I think Bulgaria's role as an US ally, its participation in NATO and the EU creates the opportunity for establishing this community around the Black Sea making a more compelling argument for Turkey, Ukraine, Georgia to eventually become part of this community as well.
Third, I would say Bulgaria has been a critical ally because it has been willing to participate in NATO military operations and to take on some responsibilities, and just to benefit from the Alliance but also to contribute to it, and the role it has played in both Iraq and Afghanistan has been of a tremendous assistance in the United States. I think this is a quite important partnership.
How would you describe the importance and the role of Task Forces East bringing together US, Bulgarian, and Romanian forces, for US security? What is this qualitatively new kind of formation targeted at?
I was involved in the US government during the negotiations for Task Force East. I think this is an innovative and constructive way to advance the partnership between the United States and Bulgaria in order to provide facilities and access agreements for US forces for training and transit purposes and joint exercises, and I think this is important in terms of the US military that is increasingly expeditionary, increasingly involved in operations around the globe.
This expands the range of options of facilities the US forces have, which is why this partnership is important. At the same time, I think the United States needs to do a better job of using Task Force East, to focus on cooperative and joint exercises with Bulgarian forces but also with more NATO allies.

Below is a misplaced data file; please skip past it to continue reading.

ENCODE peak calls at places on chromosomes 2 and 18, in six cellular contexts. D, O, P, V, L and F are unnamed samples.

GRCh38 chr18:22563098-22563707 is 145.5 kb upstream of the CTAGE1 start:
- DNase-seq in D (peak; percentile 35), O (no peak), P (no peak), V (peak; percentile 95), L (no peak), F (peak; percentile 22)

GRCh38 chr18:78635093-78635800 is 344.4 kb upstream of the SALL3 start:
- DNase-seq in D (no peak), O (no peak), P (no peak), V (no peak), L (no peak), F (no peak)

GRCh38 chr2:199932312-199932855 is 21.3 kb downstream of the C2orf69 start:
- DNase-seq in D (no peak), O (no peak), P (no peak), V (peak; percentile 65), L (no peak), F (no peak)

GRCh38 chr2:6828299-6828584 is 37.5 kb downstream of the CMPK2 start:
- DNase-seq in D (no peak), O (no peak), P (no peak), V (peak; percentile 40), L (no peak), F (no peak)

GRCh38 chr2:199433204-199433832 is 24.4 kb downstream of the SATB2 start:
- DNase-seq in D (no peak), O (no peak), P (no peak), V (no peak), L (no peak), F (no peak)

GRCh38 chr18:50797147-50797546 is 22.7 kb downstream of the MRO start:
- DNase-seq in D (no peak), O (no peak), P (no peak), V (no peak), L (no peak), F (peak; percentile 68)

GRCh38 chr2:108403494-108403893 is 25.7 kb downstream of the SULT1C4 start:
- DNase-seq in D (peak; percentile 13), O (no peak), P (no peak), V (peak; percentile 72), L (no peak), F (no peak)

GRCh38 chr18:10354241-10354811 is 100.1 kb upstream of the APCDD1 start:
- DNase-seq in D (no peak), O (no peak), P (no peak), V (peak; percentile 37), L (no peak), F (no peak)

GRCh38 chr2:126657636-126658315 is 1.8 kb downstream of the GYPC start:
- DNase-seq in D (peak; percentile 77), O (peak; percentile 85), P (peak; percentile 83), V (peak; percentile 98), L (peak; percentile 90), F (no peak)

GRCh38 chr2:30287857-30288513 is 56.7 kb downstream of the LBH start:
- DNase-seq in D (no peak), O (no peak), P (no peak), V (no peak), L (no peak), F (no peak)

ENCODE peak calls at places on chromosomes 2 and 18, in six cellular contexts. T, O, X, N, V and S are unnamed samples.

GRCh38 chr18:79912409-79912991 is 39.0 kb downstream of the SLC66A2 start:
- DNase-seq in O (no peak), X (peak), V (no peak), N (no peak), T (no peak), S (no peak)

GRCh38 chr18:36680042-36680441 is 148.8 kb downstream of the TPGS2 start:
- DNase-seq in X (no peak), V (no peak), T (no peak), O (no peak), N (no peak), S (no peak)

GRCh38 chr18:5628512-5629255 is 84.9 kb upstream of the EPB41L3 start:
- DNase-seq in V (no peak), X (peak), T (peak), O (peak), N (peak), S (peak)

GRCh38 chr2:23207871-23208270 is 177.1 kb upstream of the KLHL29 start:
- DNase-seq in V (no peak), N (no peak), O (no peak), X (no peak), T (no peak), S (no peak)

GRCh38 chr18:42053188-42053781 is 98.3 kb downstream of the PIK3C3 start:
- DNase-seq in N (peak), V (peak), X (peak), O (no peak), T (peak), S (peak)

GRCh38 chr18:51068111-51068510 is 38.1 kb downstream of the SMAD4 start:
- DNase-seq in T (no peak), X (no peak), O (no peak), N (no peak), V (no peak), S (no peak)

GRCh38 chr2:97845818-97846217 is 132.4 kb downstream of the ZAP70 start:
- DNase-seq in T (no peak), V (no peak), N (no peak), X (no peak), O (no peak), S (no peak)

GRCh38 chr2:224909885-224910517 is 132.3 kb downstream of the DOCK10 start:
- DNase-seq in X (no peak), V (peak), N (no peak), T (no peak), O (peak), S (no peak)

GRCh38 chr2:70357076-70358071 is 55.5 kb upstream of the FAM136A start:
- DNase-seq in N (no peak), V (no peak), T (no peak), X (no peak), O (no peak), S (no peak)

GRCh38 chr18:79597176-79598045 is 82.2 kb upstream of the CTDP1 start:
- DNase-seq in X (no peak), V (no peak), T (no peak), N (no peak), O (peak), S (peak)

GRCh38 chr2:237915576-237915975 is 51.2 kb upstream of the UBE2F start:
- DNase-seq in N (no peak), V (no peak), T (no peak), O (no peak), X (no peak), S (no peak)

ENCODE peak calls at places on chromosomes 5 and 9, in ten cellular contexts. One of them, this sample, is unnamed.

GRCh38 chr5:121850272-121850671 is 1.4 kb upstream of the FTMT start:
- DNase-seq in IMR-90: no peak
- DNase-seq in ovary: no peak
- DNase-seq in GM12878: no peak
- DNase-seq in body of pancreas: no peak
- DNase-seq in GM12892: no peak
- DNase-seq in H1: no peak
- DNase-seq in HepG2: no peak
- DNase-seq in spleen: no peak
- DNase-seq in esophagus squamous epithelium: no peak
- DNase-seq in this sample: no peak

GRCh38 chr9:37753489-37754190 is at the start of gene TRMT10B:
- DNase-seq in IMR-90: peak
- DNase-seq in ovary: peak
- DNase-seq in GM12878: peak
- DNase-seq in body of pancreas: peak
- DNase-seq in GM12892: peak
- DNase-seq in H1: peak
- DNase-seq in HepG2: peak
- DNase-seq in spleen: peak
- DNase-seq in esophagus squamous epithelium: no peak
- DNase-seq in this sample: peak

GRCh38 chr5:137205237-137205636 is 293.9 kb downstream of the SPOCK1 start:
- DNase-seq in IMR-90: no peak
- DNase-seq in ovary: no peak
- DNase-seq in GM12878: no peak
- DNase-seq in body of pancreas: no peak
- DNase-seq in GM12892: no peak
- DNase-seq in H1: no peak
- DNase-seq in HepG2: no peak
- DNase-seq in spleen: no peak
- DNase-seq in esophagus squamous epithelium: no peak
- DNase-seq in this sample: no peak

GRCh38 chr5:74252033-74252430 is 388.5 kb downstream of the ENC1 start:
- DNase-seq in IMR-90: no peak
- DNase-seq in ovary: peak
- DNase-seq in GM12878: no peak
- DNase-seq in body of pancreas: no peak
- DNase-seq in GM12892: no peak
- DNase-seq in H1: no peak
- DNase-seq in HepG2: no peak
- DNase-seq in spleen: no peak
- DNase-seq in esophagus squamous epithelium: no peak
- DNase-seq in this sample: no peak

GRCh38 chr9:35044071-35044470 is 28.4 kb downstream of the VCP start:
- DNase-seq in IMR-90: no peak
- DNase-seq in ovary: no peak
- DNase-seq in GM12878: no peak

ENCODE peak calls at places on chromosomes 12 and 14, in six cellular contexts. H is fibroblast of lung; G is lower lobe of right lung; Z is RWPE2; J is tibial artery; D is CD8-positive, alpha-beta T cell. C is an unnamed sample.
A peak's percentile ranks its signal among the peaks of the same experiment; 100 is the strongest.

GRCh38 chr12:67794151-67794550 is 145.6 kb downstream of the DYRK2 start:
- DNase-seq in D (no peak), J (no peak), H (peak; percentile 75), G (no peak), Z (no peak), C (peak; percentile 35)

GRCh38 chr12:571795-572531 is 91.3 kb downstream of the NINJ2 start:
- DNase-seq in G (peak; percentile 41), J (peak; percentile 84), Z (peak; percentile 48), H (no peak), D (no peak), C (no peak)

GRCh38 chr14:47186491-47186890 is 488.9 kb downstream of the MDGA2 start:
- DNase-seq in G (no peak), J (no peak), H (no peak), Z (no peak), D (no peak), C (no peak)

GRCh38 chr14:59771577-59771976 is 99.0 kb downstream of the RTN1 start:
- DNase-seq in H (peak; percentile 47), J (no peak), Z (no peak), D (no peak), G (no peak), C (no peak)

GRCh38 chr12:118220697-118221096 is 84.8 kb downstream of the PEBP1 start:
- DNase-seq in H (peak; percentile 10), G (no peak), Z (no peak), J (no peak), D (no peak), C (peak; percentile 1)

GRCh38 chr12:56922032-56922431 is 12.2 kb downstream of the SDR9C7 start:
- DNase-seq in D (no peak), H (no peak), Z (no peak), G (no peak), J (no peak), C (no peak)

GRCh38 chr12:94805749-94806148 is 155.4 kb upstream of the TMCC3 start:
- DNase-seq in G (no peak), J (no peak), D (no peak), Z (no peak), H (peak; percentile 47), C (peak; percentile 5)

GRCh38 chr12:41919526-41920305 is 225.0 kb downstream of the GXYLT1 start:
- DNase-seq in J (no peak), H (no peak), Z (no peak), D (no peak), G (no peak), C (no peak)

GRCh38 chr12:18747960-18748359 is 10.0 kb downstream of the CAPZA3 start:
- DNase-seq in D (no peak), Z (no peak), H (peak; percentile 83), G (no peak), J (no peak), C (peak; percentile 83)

The Defense Department's release this year of a defense review has underscored the importance of building partnership capacities as the core mission of the US military and its units overseas.
What I would like to see is the US military using Task Force East more routinely, more systematically, to work not just with Bulgarian but also with other NATO allied armed forces to advance the training and cooperation that we do together in Europe. I think the facilities have a potential that we haven't fully tapped yet.
In a hypothetical scenario in which American forces are involved in military action in the region of the Balkans or the Black Sea, how would the joint facilities of Task Force East be used, what would be their role?
I am highly skeptical that there will be a conflict in the Balkans or the Black Sea region that would involve the use of allied military force so I don't see it that way.
I don't think Task Force East has been built in the event of the need to use force in the Balkans or in the region. I just don't think that's where we are headed.
I do think that increasingly we operate on a global footprint, and Southwest Asia is obviously a major focus for the United States and the Alliance, and I think that having just one more option in terms some facilities to provide some operational flexibility.
But it is hard to determine in advance how they will be used or what exactly would be their use except to know that they will be used in accordance with the access agreement with the Bulgarian authorities so there has to be a good level of comfort, which will provide for helping the US and Bulgarian forces to work together.